This past Friday the “Energy/Waste” research group took a trek over to Menomonie, WI (approx. 75 miles from Minneapolis) to tour Bubbling Springs Solar. This company manufactures flat-plate liquid thermal solar collectors for heating domestic water. This company does its best to obtain all of its materials locally or within the closest place possible. Bubbling Springs gets most of its materials from the Midwest, Canada, and only one screw from China. Then, they manufacture and assemble the solar thermal panels in Menomonie, WI (currently a two-man operation). The production of the solar thermal collectors has taken a toll with the turn of the economy resulting in an operation down to two people, however, new promising contracts are expected to bring up business.
The owners, Mike and Luisa, started out on their journey of making solar thermal panels back in 2003. They had old 1970′s solar thermal collectors on the roof of their farmhouse. As they began to deteriorate, Mike would take them apart to fix them. In the meantime, he realized how simply put together they were and thought that he could design a better solar thermal collector. As the story goes, they moved their operations from their farm (Bubbling Springs) to an incubator at UW-Stout, and now recently within the past year have moved to their own office/warehouse in a technology park.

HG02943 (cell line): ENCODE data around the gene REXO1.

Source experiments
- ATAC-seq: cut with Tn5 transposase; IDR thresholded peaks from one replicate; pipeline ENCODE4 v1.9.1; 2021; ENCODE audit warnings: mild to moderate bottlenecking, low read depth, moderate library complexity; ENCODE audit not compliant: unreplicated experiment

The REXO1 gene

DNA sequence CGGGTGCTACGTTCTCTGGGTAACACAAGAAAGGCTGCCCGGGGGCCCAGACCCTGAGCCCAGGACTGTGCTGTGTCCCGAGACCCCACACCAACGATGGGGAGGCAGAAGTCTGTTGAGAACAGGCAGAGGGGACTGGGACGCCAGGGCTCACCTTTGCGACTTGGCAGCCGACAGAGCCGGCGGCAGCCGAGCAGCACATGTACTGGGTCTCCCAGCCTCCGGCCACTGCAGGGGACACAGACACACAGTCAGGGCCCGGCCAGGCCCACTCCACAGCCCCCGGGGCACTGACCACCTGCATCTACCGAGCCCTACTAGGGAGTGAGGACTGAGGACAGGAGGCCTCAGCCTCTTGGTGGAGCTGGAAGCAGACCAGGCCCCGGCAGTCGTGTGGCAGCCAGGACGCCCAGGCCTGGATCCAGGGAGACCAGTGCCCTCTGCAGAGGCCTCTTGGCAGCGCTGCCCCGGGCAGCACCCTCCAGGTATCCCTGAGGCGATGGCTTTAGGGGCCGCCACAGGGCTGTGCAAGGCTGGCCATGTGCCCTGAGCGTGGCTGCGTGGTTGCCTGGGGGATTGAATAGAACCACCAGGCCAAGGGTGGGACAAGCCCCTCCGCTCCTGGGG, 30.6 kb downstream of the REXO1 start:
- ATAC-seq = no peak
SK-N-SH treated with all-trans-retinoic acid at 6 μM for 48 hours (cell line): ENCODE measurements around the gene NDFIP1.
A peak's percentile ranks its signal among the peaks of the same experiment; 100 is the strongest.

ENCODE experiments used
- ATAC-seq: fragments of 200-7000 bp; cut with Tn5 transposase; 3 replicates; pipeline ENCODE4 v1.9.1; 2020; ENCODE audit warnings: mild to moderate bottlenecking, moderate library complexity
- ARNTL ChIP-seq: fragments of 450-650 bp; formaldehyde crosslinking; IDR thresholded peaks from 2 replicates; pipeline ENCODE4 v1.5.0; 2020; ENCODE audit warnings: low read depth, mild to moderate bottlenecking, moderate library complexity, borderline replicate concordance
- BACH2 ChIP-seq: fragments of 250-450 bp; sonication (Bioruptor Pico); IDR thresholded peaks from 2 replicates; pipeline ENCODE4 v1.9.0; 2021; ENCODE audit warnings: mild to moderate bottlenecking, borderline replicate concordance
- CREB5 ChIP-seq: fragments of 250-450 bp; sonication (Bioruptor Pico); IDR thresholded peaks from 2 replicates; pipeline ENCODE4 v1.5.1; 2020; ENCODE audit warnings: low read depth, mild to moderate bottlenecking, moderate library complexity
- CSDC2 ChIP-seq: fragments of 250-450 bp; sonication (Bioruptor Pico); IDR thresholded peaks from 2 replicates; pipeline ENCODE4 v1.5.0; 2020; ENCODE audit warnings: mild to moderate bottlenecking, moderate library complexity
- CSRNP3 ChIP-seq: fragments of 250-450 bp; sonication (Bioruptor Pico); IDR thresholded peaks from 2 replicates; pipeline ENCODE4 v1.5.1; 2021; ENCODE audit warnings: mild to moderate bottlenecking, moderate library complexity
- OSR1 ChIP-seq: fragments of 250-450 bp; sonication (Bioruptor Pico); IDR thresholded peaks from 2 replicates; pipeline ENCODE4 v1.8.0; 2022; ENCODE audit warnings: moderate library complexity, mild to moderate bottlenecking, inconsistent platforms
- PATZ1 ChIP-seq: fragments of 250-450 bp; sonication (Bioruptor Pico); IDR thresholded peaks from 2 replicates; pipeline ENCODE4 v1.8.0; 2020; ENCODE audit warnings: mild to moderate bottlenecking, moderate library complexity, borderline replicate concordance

Meeting with Mike and Luisa, I learned that solar thermal collectors are a simple technology that is highly efficient compared to other forms of technology such as photovoltaic panels. According to Mike, PV panels (collects sunlight and converts into electricity) are only 15-25% efficient whereas solar thermal panels are 70-90% efficient. This is because the sun naturally makes things hot as opposed to the PV panel which needs a converter to turn collected sunlight into energy/electricity. In addition to this, we were taught how a solar thermal panel was constructed together, the materials it was made out of, and how it works (we’ll go over this part in our presentation). We were additionally filled in with serveral facts and statistics – even about other systems such as geothermal systems and PV panels. We were told the best way to install a solar thermal water heating system was with new construction because then the house and plumbing wouldn’t need any retrofitting (it would already be designed in). The rule of thumb is the average person uses 20 gallons of hot water/day resulting in one 4′ x 8′ solar thermal panel per person. This means a family of four would use 80 gallons of hot water resulting in 4 solar panels. Overall, the trip and tour were very informative and very much enjoyed. Mike and Luisa were incredibly interested in our project and would love to become involved with something like the 100-mile house or the solar decatholon. The idea of “local” and “sustainable” are what they are all about.